Before: Wald, Williams, and Tatel, Circuit Judges.
FOR THE DISTRICT OF COLUMBIA CIRCUIT
On Petition for Review of an Order of the Federal Reserve System
Opinion for the Court filed by Circuit Judge Tatel.
Pursuant to its authority under the Bank Holding Company Act, the Board of Governors of the Federal Reserve System approved the mergers of three bank holding companies in Louisiana. The Reverend Joseph L. Jones has petitioned this court for review of the Board's order approving the mergers. Because the petitioner was not a party to the proceedings before the Board, we conclude that he is not a "party aggrieved" within the meaning of the Bank Holding Company Act and therefore lacks standing to petition for review of the Board's decision.
First Commerce Corporation, the largest commercial bank holding company in Louisiana, applied to the Board of Governors of the Federal Reserve System under the Bank Holding Company Act, 12 U.S.C. Section(s) 1842(a) (1994), to merge with two other bank holding companies, City Bancorp, Inc. and First Bancshares, Inc. The Plaisance Development Corporation, a non-profit organization founded in 1988 to help provide affordable housing for the residents of Plaisance, Louisiana, participated as a party in the proceedings before the Board and challenged the mergers. Over PDC's objections, the Board approved the proposed mergers, later denying PDC's request for reconsideration. Acting pro se, the Reverend Joseph L. Jones-pastor of the New Bethel Baptist Church, as well as the founder, president, and a director of PDC-filed in this court a petition for review of the Board's orders pursuant to the judicial review provisions of both the Bank Holding Company Act, 12 U.S.C. Section(s) 1848 (1994), and the Fair Housing Act, 42 U.S.C. Section(s) 3613(a)(1)(A) (1988). We appointed counsel as amicus curiae to argue the claims advanced by petitioner.
Before addressing the Board's principal argument that petitioner lacks standing to maintain this action, we must first consider whether we may substitute PDC for the Reverend Jones as petitioner. At oral argument, counsel for Jones indicated that, if it would help establish standing, he would agree to the court naming PDC as petitioner in accordance with United Transportation Union v. ICC, 891 F.2d 908 (D.C. Cir. 1989), cert. denied, 497 U.S. 1024 (1990). There, this court renamed the case because Patrick Simmons, the Illinois Legislative Director of the United Transportation Union who had initially filed suit, "actually represent[ed] the UTU." Id. at 909 n.1. Changing the caption thus simply reflected the fact that Simmons had been the petitioner in name only and was, in reality, acting as an agent for his organization. This case is quite different. According to the Reverend Jones's petition, he is proceeding in his individual capacity, not as a representative of PDC. He claims that the Board's order "directly affect[ed him] as a member of the board of directors of Plaisance Development Corporation, as an African American residing in the community, and as a member of Plaisance Development Corporation." Petition Para(s) 4. He stated that "[t]he plaintiff believes that he will be injured by a discriminatory housing practice about to occur." Id. Para(s) 5 (emphasis added). Unlike Patrick Simmons in United Transportation, therefore, the Reverend Jones does not appear before us as an agent of an organization.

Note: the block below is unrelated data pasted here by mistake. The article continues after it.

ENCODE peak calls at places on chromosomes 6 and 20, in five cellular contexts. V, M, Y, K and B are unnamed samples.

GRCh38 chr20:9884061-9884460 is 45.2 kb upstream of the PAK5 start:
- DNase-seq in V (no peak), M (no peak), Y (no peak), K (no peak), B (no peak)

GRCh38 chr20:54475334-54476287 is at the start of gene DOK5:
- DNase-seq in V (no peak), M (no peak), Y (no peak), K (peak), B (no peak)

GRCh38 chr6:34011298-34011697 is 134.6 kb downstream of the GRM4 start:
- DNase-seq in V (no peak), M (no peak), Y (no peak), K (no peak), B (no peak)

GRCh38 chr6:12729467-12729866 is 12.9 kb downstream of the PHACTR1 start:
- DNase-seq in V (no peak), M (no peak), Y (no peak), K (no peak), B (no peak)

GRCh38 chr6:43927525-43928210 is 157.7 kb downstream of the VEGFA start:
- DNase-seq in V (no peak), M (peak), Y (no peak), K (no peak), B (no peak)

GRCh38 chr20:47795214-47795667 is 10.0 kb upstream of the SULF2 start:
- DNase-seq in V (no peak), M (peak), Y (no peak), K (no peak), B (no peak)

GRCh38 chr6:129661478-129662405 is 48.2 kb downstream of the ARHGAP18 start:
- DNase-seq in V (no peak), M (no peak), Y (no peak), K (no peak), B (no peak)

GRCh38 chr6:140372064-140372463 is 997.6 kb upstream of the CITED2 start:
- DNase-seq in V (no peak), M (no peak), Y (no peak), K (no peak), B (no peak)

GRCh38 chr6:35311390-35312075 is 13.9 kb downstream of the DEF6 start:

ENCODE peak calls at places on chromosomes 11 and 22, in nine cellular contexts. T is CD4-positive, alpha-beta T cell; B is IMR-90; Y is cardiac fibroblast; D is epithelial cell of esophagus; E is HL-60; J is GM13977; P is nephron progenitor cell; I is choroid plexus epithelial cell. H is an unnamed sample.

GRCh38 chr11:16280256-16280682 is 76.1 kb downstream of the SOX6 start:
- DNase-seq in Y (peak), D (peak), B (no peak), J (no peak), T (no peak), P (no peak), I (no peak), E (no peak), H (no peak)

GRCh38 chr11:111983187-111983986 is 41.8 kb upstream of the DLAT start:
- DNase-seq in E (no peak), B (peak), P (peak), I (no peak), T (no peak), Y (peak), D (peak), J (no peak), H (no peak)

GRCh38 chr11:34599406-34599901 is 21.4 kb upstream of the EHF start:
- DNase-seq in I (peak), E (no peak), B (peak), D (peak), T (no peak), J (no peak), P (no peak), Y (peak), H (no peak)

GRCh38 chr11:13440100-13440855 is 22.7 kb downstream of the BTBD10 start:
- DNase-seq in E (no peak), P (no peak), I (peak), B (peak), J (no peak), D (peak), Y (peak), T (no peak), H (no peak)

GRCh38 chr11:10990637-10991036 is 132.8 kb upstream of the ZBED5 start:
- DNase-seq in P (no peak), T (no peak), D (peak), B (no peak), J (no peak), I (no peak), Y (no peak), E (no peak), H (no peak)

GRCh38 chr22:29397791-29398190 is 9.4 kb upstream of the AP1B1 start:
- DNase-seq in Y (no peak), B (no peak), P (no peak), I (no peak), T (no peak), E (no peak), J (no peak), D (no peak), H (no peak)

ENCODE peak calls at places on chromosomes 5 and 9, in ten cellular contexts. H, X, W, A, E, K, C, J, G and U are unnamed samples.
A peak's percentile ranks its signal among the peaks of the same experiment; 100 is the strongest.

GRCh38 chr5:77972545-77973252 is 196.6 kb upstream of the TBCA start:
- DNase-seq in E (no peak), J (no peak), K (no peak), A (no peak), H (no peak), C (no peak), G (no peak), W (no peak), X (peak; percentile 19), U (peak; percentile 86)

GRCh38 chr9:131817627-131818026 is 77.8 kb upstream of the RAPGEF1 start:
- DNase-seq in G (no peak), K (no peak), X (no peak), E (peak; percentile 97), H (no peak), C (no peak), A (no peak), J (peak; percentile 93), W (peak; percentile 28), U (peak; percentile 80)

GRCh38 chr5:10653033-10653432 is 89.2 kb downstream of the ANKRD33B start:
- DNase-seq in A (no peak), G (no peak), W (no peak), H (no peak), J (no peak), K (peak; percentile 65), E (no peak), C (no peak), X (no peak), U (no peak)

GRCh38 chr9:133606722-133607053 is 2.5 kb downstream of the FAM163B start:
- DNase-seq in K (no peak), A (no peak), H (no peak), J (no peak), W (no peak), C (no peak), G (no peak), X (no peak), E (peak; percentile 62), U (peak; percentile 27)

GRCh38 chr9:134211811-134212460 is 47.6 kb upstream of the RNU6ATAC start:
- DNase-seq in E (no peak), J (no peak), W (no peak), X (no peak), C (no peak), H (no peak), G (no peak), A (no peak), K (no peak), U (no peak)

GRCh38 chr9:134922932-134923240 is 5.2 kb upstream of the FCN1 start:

Nor does the record support the claim that "[t]he Rev[erend] Jones and PDC are essentially the same person." Amicus Reply Br. at 4. Although founder and president of PDC, Jones is but one of three members of its board of directors. In both business and regulatory matters, the record shows that Jones has maintained the distinction between himself and PDC as a separate corporate entity. When PDC applied for a loan for a sewer project, for example, Jones declined to offer his personal assets as collateral. In writing to the Federal Reserve and the Department of Housing and Urban Development, Jones signed his correspondence as president of PDC and referred to PDC, not himself, as the aggrieved party.
Were we to designate PDC as petitioner, we would thus not simply be correcting the caption to reflect the real party in interest, as the court did in United Transportation, but would be substituting as petitioner an entity that has not sought relief from us. We do not read the Federal Rules of Appellate Procedure to permit us to effect such a substitution. According to Rule 43(b), a court of appeals shall substitute a party "[i]f substitution ... is necessary for any reason other than death." It further states that "substitution shall be effected in accordance with the procedure prescribed in" Rule 43(a), which in turn provides that, when a party dies, the personal representative of the deceased-that is, the person to be substituted-must file a motion requesting substitution. Here, the entity to be substituted, PDC, has not requested that we name it petitioner. Not only do we thus lack authority on procedural grounds to substitute PDC for the Reverend Jones, we lack substantive authority as well. This court has found that a substitution is "necessary" under Rule 43(b) if "a party is incapable of continuing the suit, such as where a party becomes incompetent[,] or a transfer of interest in the company or property involved in the suit has occurred," or the focus of the litigation has shifted to make another entity the real party in interest. Alabama Power Co. v. ICC, 852 F.2d 1361, 1366 (D.C. Cir. 1988); National Treasury Employees Union v. United States Dep't of the Treasury, 656 ...